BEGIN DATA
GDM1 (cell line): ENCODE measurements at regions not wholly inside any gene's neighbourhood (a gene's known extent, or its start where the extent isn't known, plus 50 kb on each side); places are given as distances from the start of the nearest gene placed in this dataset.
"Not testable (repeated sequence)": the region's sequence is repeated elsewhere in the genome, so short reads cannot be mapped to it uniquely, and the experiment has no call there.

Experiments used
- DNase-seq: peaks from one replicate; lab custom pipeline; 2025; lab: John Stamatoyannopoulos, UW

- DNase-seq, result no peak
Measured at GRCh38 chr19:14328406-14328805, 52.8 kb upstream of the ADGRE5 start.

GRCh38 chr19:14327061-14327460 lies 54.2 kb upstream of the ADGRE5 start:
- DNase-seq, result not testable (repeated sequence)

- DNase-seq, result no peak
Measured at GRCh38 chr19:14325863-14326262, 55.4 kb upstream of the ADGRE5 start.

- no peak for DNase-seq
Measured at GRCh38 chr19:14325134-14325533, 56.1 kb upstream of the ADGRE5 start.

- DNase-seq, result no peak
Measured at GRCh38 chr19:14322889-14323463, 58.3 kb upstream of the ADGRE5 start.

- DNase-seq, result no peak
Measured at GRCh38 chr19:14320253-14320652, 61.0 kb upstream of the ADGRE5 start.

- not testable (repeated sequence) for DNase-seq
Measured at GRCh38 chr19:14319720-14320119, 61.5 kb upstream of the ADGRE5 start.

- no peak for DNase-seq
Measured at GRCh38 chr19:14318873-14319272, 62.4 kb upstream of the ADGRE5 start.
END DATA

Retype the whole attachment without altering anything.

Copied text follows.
GDM1 (cell line): ENCODE measurements at regions not wholly inside any gene's neighbourhood (a gene's known extent, or its start where the extent isn't known, plus 50 kb on each side); places are given as distances from the start of the nearest gene placed in this dataset.
"Not testable (repeated sequence)": the region's sequence is repeated elsewhere in the genome, so short reads cannot be mapped to it uniquely, and the experiment has no call there.

Experiments used
- DNase-seq: peaks from one replicate; lab custom pipeline; 2025; lab: John Stamatoyannopoulos, UW

- DNase-seq, result no peak
Measured at GRCh38 chr19:14328406-14328805, 52.8 kb upstream of the ADGRE5 start.

GRCh38 chr19:14327061-14327460 lies 54.2 kb upstream of the ADGRE5 start:
- DNase-seq, result not testable (repeated sequence)

- DNase-seq, result no peak
Measured at GRCh38 chr19:14325863-14326262, 55.4 kb upstream of the ADGRE5 start.

- no peak for DNase-seq
Measured at GRCh38 chr19:14325134-14325533, 56.1 kb upstream of the ADGRE5 start.

- DNase-seq, result no peak
Measured at GRCh38 chr19:14322889-14323463, 58.3 kb upstream of the ADGRE5 start.

- DNase-seq, result no peak
Measured at GRCh38 chr19:14320253-14320652, 61.0 kb upstream of the ADGRE5 start.

- not testable (repeated sequence) for DNase-seq
Measured at GRCh38 chr19:14319720-14320119, 61.5 kb upstream of the ADGRE5 start.

- no peak for DNase-seq
Measured at GRCh38 chr19:14318873-14319272, 62.4 kb upstream of the ADGRE5 start.